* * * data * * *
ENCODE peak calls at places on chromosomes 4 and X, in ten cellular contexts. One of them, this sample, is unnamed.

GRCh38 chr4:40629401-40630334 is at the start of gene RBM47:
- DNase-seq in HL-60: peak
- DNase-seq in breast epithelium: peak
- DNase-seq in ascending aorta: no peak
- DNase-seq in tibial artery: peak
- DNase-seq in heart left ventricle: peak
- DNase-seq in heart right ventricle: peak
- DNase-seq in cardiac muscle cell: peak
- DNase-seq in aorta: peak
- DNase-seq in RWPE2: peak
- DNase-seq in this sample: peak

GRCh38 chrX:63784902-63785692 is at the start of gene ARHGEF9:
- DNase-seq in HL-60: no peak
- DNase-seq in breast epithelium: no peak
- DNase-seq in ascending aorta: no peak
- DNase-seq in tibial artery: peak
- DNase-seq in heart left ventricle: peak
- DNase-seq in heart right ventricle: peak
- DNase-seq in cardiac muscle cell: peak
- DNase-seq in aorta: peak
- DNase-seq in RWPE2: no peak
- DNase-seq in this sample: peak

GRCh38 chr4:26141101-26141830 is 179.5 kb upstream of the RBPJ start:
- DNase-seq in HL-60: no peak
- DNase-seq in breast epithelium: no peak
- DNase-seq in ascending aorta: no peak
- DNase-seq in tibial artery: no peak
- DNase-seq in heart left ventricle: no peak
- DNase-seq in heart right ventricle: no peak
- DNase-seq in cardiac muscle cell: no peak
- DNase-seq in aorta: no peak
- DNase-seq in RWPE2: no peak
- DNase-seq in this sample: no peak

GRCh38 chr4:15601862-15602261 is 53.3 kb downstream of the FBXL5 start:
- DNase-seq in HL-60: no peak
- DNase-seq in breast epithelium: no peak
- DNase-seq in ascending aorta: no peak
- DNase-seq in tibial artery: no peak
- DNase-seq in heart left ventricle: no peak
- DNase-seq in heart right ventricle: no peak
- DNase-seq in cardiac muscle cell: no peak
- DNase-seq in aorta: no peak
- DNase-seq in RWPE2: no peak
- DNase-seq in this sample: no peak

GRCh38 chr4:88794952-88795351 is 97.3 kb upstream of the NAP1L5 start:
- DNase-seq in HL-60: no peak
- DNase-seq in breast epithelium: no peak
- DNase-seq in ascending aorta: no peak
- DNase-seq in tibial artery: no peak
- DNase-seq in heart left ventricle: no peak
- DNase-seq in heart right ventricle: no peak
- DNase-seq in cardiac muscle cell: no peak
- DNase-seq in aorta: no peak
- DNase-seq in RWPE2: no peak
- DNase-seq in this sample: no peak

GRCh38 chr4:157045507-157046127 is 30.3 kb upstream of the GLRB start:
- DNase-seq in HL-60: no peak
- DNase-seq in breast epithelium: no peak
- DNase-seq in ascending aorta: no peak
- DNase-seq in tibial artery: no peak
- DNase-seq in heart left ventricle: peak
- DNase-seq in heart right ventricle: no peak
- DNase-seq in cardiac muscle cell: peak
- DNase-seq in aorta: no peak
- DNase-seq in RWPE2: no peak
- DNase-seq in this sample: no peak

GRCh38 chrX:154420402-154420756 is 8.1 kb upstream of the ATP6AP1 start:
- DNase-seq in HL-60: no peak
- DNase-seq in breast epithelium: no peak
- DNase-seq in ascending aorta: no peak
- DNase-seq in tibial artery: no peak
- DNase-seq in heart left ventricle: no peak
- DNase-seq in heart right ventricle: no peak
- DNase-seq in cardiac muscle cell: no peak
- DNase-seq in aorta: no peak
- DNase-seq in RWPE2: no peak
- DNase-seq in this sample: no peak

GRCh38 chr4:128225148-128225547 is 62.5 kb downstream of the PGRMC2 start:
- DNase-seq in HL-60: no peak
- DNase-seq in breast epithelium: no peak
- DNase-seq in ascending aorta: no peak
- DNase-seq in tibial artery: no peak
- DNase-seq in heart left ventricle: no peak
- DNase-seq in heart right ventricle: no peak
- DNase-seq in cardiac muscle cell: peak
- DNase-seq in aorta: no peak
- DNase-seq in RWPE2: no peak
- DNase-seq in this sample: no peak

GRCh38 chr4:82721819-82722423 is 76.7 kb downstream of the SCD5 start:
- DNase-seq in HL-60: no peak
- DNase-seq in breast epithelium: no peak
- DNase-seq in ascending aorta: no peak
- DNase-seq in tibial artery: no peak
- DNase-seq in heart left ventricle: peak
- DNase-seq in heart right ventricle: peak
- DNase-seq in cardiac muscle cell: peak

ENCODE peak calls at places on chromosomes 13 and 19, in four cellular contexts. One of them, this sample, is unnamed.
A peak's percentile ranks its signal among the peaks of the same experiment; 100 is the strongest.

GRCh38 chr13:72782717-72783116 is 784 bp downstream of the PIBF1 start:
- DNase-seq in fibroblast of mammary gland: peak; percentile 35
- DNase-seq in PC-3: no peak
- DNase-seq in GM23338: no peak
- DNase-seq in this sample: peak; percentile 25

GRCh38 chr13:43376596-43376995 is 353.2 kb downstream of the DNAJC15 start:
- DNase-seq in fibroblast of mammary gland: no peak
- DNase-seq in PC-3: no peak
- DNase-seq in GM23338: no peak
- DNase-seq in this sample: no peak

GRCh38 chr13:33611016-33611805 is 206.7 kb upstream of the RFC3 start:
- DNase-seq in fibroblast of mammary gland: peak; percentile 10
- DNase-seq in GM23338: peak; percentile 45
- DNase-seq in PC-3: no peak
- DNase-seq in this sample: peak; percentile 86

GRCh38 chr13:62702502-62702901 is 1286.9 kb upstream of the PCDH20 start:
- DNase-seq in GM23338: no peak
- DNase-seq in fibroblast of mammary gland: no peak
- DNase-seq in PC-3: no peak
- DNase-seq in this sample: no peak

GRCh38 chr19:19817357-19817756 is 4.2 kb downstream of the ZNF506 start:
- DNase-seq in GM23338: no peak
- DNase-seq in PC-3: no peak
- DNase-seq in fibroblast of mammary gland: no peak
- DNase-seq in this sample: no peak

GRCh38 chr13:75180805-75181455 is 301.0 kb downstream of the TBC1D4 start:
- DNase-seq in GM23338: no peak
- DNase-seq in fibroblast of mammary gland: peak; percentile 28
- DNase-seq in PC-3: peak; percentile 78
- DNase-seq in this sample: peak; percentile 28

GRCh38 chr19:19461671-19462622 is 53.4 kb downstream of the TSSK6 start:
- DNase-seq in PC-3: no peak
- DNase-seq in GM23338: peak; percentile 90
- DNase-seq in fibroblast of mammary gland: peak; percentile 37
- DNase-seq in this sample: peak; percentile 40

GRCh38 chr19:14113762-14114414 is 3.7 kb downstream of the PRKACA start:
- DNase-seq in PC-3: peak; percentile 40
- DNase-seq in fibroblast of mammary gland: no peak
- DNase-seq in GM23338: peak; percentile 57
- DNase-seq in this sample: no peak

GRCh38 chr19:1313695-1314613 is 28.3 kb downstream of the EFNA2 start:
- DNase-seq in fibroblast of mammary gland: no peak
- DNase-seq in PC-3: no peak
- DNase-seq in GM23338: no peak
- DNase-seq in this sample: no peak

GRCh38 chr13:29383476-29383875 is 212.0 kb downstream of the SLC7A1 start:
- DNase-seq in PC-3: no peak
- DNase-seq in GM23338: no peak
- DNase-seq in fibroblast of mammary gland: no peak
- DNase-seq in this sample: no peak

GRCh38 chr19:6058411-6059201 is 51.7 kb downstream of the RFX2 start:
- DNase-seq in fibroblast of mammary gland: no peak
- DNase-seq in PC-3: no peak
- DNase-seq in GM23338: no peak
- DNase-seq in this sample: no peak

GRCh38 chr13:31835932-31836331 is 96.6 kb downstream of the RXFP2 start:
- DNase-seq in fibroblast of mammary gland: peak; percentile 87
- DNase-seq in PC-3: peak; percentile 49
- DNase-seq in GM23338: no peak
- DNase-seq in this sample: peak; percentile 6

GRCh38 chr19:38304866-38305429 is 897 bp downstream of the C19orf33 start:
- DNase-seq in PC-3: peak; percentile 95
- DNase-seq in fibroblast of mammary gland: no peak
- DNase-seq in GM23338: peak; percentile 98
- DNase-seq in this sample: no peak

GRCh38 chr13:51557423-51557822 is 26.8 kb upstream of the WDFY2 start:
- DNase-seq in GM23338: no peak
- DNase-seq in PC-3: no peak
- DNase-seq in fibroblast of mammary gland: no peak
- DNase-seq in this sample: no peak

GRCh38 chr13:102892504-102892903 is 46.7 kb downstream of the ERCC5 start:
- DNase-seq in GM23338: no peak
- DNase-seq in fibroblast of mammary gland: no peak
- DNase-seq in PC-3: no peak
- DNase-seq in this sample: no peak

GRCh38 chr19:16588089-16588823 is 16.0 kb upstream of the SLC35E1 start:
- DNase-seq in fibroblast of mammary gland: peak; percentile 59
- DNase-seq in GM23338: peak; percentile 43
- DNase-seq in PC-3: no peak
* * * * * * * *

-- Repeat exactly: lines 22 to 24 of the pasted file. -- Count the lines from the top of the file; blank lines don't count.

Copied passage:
- DNase-seq in RWPE2: no peak
- DNase-seq in this sample: peak

GRCh38 chr4:26141101-26141830 is 179.5 kb upstream of the RBPJ start: